Geoffry Northcote

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Sir Geoffry Northcote
Sir Geoffry Northcote.jpg
20th Governor of Hong Kong
In office
28 October 1937 – 6 September 1941
MonarchGeorge VI
Colonial SecretaryNorman Lockhart Smith
Preceded bySir Andrew Caldecott
Succeeded bySir Mark Aitchison Young
Personal details
Born(1881-02-09)9 February 1881
Died10 July 1948(1948-07-10) (aged 67)
Sanderstead, Surrey, England
SpouseEdith Juliet Mary Adams
Alma materBalliol College, Oxford
Professioncolonial administrator
Chinese name
Traditional Chinese羅富國
Simplified Chinese罗富国

Sir Geoffry Alexander Stafford Northcote, KCMG (羅富國;9 February 1881 – 10 July 1948) was a British colonial administrator.

Early life, education, and early colonial services career[edit]

Northcote was the son of Reverend the Hon. Arthur Francis Northcote, fourth son of Stafford Northcote, 1st Earl of Iddesleigh. Henry Northcote, 1st Baron Northcote, was his uncle. He was educated at Blundell's School in Tiverton and Balliol College, Oxford. He entered the Colonial Service in 1904 and served in Kenya (the East African Protectorate) from 1904 to 1927. He became Chief Secretary of Northern Rhodesia a year later, and served there until 1930. Afterwards, Northcote served as the Chief Secretary of Gold Coast, until 1934 and as Governor and Commander-in-Chief of British Guiana from 1935 to 1937.

Attack in Kenya[edit]

When he arrived in Kenya in 1904 as a political attache, Northcote was posted to Nyanza Province which was then part of Uganda. In early 1905, he accompanied a punitive expedition to Kisii land in South Nyanza. The expedition carried out a month-long orgy of violence as punishment for raids the Kisii had carried out. In 1907, Northcote was deployed as the District Commissioner of Kisii. The Kisii, who nicknamed him Nyarigoti, considered him their mortal enemy. On 18 January 1908, in the middle of a punitive expedition he was leading, Northcote was attacked with a spear and injured by a warrior called Otenyo. When Otenyo was caught, he was tried in public, dragged by a horse and executed in public by a firing squad. He was then beheaded and his body shipped to London. When Northcote learned of these attacks to revenge the attack on him, which ended up costing 160 lives, he wrote to his father, "It would take too long to describe the idiocy, obstinacy and want of military operations."[1]

Hong Kong Governorship[edit]

Geoffry Northcote (centre) and his secretaries; businessman Robert Kotewall is 2nd on the right

He became Governor and Commander-in-Chief of Hong Kong in 1937. During his tenure, the Second Sino-Japanese War broke out, and battles broke out throughout Mainland China. In order to safeguard the Colony, Northcote immediately declared Hong Kong a neutral zone. As the war proceeded, Canton (Guangzhou) was occupied by the Japanese, causing a population boom as refugees rushed into Hong Kong. Northcote proposed more provision of housing and social services to serve the needs of the poor.[2] Meanwhile, the Japanese army also started encroaching upon Sham Chun (Shenzhen), leading the Hong Kong government to adopt various measures to cope with the emergency, such as the construction of air-raid shelters and blackout practices. Northcote also withdrew the plan of expanding social services.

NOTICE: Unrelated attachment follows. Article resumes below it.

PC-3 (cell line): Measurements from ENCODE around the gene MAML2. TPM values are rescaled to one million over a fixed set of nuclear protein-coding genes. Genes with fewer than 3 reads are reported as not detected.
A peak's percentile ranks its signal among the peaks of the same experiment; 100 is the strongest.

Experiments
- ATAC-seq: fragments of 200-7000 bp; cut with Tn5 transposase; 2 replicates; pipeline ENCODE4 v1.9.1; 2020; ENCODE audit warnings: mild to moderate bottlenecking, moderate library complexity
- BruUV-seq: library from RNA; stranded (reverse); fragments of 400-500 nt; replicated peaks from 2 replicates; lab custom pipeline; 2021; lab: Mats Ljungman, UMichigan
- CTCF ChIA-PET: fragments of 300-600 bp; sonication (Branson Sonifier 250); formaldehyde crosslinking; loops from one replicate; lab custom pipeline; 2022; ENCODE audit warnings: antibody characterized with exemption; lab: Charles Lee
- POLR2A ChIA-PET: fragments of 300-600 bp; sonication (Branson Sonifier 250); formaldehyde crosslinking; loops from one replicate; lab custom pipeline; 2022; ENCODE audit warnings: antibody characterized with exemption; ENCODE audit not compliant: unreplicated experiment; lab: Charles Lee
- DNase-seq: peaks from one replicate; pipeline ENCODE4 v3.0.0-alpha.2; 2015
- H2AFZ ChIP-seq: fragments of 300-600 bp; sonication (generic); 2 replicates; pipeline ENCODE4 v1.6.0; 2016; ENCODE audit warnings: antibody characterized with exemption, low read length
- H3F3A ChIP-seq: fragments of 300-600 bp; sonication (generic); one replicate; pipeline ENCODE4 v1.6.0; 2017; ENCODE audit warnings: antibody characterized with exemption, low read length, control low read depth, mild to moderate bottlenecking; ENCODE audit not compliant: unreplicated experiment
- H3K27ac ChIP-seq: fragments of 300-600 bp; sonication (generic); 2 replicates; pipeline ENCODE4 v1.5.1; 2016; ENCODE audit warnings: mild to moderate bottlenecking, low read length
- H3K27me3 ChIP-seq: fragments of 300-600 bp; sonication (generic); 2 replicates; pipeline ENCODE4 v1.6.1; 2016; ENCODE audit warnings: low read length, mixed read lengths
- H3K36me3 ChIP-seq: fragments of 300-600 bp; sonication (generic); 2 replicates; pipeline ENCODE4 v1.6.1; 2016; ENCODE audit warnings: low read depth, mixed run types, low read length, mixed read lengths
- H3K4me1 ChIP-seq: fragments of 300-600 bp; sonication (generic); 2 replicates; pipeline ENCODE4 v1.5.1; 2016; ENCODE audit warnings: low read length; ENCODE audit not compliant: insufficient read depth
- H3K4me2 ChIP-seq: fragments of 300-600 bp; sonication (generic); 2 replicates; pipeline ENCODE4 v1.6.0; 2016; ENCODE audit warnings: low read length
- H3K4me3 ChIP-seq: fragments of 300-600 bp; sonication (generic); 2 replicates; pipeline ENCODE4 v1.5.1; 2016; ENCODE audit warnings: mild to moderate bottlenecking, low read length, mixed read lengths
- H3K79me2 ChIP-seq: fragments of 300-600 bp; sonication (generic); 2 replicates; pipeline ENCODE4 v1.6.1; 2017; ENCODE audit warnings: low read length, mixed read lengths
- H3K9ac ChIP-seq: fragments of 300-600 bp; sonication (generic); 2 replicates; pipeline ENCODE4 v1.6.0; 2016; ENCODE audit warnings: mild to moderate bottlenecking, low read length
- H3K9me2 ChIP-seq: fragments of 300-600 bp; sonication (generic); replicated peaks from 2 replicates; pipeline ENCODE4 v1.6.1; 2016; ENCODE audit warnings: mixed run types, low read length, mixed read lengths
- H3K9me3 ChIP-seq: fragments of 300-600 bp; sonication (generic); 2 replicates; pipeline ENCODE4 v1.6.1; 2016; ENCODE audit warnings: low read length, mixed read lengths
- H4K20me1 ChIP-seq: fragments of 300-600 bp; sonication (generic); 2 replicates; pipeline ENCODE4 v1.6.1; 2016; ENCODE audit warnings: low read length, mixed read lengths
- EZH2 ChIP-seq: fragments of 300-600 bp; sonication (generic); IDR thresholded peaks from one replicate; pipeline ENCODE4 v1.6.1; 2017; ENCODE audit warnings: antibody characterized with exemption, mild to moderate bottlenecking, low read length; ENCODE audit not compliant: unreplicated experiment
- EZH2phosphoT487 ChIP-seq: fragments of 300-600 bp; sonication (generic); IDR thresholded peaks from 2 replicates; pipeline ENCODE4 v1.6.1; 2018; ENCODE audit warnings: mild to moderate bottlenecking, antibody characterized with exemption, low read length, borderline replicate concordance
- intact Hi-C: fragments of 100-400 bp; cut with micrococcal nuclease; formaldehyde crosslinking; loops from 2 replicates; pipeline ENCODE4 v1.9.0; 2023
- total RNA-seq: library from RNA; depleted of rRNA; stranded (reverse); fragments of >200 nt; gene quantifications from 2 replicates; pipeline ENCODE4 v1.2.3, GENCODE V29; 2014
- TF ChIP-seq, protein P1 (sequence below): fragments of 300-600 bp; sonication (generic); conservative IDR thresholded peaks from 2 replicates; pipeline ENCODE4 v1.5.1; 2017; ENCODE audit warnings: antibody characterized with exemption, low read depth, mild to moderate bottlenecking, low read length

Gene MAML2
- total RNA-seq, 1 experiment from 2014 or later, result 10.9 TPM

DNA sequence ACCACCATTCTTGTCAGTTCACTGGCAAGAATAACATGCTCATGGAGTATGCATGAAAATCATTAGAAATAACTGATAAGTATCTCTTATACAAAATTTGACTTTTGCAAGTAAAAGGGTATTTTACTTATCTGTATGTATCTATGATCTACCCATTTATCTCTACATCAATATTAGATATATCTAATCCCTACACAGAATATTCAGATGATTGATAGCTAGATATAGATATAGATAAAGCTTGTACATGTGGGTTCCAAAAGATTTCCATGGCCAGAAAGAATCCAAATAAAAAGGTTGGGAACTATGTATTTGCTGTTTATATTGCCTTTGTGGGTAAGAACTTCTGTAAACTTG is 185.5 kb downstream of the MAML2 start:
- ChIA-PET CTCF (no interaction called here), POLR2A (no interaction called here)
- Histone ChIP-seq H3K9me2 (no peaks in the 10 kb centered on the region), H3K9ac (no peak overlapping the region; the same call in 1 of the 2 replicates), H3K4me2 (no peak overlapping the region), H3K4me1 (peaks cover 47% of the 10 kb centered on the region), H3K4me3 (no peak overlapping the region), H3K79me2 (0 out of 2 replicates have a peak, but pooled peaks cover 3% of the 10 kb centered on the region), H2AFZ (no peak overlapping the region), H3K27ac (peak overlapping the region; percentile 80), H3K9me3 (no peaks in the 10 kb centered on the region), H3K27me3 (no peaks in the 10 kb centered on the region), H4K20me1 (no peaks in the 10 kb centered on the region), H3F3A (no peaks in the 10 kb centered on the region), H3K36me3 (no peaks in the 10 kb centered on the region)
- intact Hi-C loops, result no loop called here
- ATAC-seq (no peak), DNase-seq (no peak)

After taking six-months' leave in the UK, Northcote returned to Hong Kong in March 1941. Poor health forced him to retire that year, and he left when his appointment expired in September 1941.

Personal life[edit]

Northcote married Edith Juliet Mary Adams on 27 October 1910; she was the daughter of James Adams. The couple had three sons: Maxwell Adams Stafford, Arthur Geoffrey Stafford, and Arnyas Henry Stafford. Northcote died in July 1948, aged 67.


Places named after him[edit]

Northcote Close, a road on Hong Kong Island and Northcote Teachers' College (the premises is now occupied by Bonham Road Government Primary School) were named after him.

See also[edit]


  1. ^ "Otenyo, the warrior who dared a white DC".
  2. ^ Goodstadt, Leo F. (2004). "The Rise and Fall of Social, Economic and Political Reforms in Hong Kong, 1930–1955". Journal of the Royal Asiatic Society Hong Kong Branch. 44: 63.


  • Kidd, Charles, Williamson, David (editors). Debrett's Peerage and Baronetage (1990 edition). New York: St Martin's Press, 1990,[page needed]
Government offices
Preceded by Governor of the Gold Coast, acting
Succeeded by
Preceded by Governor of the Gold Coast, acting
Succeeded by
Preceded by Governor of British Guiana
Succeeded by
Preceded by Governor of Hong Kong
Succeeded by